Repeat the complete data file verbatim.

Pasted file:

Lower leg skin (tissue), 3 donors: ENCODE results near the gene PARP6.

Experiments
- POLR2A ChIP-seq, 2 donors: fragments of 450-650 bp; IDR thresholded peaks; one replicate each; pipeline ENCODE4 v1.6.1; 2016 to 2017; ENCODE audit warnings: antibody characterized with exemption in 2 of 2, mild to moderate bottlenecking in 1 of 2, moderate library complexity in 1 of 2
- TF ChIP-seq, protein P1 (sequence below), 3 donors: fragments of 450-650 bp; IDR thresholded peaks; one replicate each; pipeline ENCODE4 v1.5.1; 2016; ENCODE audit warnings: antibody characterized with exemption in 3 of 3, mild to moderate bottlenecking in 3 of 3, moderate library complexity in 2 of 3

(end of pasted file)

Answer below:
Lower leg skin (tissue), 3 donors: ENCODE results near the gene PARP6.

Experiments
- POLR2A ChIP-seq, 2 donors: fragments of 450-650 bp; IDR thresholded peaks; one replicate each; pipeline ENCODE4 v1.6.1; 2016 to 2017; ENCODE audit warnings: antibody characterized with exemption in 2 of 2, mild to moderate bottlenecking in 1 of 2, moderate library complexity in 1 of 2
- TF ChIP-seq, protein P1 (sequence below), 3 donors: fragments of 450-650 bp; IDR thresholded peaks; one replicate each; pipeline ENCODE4 v1.5.1; 2016; ENCODE audit warnings: antibody characterized with exemption in 3 of 3, mild to moderate bottlenecking in 3 of 3, moderate library complexity in 2 of 3